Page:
Now that you have your perfect boat, like most boaters you start amassing marine-related things. Don't forget your logbook. But what is the purpose of a log book and why might it be important?
|A detailed logbook helps gather information to keep the pleasure in boating!
You may want to start with the factory published one size fits all logbook. Or maybe not...A log book is not a requirement of the US Coast Guard or any other regulatory body for the non-commercial boater. But, it can be a very helpful reference tool for you and your pleasure boat.
So before you buy the beautifully leather-bound official marine log from your favorite boat store ask yourself these questions:
- Does it fit/describe your vessel?
- Where will you keep it for quick & easy access?
- Does it have room for the correct number of engines?
- Fuel tanks?
- Water tanks?
- And how useful is it for the way you boat?
- Is there a separate section to include trips taken?
- How easy is data collection for consumption of fluids and perishables?
Aboard a commercial vessel a logbook is required. During my time operating industrial marine boats in the oil field we had a rough log which was hand written and a finished log, which was written after the fact in a clearer, concise and legible manner. This finished log could even be computerized. If any issue were to be investigated the rough log was the copy everyone wanted to see. It had real and unfiltered information. The finished log could have been "cleaned up".
Most of you who are reading this are pleasure boaters so we can make our log book however it works for us. The logbook can be your tool to track and trend many topics including fuel burn and oil consumption. Some pleasure cruisers also like a separate guest log and even a mechanical/maintenance log, thereby giving you three logbooks to maintain.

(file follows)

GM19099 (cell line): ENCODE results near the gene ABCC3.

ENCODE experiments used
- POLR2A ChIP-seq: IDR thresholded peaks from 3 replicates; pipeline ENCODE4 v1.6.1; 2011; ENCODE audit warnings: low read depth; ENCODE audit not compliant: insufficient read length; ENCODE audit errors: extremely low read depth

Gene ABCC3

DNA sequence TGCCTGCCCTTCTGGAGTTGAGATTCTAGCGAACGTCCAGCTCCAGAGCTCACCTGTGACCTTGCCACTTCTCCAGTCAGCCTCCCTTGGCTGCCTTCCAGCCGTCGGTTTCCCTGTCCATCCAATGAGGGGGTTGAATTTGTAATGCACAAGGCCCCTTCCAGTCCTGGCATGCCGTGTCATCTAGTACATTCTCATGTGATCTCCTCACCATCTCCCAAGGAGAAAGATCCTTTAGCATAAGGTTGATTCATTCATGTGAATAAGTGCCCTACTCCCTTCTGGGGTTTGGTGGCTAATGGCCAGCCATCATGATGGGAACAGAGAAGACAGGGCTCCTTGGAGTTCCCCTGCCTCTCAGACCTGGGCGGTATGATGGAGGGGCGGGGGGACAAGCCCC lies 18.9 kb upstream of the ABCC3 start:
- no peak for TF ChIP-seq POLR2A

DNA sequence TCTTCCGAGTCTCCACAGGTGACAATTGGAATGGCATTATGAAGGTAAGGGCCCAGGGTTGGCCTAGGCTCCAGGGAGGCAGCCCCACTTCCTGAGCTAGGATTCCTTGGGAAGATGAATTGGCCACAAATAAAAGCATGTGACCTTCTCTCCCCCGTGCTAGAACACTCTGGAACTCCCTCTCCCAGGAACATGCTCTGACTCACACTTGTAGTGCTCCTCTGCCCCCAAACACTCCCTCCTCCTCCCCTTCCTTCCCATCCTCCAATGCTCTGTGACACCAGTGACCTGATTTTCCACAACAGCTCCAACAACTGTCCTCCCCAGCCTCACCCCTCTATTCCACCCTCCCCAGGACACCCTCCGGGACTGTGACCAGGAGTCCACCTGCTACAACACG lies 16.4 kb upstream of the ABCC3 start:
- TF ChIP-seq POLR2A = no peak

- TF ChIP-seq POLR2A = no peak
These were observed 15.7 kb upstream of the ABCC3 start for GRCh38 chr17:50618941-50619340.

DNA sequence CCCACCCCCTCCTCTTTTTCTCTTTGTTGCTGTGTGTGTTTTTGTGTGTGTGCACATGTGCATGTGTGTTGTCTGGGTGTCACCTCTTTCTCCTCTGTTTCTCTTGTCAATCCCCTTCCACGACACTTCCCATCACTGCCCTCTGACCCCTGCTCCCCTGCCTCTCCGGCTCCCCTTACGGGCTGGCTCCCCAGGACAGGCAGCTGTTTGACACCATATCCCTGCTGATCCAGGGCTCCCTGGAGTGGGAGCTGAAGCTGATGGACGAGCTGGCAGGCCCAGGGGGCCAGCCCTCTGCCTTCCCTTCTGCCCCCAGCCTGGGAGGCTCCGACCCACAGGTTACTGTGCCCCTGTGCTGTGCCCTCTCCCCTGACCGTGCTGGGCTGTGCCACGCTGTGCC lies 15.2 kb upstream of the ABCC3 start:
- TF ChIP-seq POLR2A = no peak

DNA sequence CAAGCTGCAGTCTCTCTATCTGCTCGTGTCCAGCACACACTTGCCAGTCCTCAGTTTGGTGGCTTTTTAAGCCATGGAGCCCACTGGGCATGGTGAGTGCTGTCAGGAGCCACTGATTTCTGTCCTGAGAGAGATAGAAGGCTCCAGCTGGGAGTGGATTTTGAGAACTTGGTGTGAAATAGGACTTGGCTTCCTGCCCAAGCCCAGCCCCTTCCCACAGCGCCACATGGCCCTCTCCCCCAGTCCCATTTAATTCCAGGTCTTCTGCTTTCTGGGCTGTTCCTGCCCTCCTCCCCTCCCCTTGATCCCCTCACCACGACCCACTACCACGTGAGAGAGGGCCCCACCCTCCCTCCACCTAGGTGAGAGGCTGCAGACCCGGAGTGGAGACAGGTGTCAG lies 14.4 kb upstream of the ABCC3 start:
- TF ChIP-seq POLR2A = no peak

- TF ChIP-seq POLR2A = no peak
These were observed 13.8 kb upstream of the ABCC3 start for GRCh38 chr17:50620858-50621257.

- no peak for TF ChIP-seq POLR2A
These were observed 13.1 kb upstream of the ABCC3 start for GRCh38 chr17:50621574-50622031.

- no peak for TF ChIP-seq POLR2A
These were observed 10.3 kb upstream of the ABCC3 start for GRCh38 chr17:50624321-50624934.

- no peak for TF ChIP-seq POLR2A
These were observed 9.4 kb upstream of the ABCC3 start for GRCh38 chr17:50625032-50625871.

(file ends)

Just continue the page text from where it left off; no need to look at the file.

Remember that boating is supposed to be fun so do whatever brings you joy. And before you make any decisions we ask you to consider this: trim down the paperwork. And while some may love data collection, be sure that you make time for actually boating after all the data collection is done!
You can begin by actually creating your own logbook, something that fits your boat and personality. Print out a few copies on heavier copy paper- 24lb, not the ordinary 20lb copy paper. Make it a three hole punch and put into a nice binder. This can be a work in progress until you find your comfort zone for data collection. If you come to our Ask Captain Chris Seminars we will show you one of our rough logs from our pleasure boat so you can see what worked for us.
Layout the daily facts you want to document, make them user friendly and just fill in the blanks. Begin every morning as you perform your fluid checks and complete the daily form at the end of your cruise after engine shutdown.
Soon you will be able to determine your fuel burn, oil usage, filter replacements and even repairs made before, during and after your trips. With this data you can make inventory decisions based on the trends you recorded over the weeks and months.
In an open space on that same page or maybe the flip side, you can fill in guests names, their contact info and their emergency contact info. This is a good foundation for filing a float plan which you can learn a bit more about here in another of our Ask Captain Chris articles. Having a place to check that your Float Plan is opened/closed is a good reminder too.
Documenting your start and stop locations with a place for commentary is terrific for referencing even years later. Have we been here before? Did we enjoy that marina or anchorage? As we continued cruising we used the Statute Miles along the ICW in addition to the names of ports and anchorages.
Start making a sample of your perfect log sheet or email us and we can send our first version straight to you, free. Use it, adjust it, tailor it or toss it and start your own with deference to your boat and your needs and share with other boating friends.
Ask Captain Chris how a logbook can help you be a better boater- 772-205-1859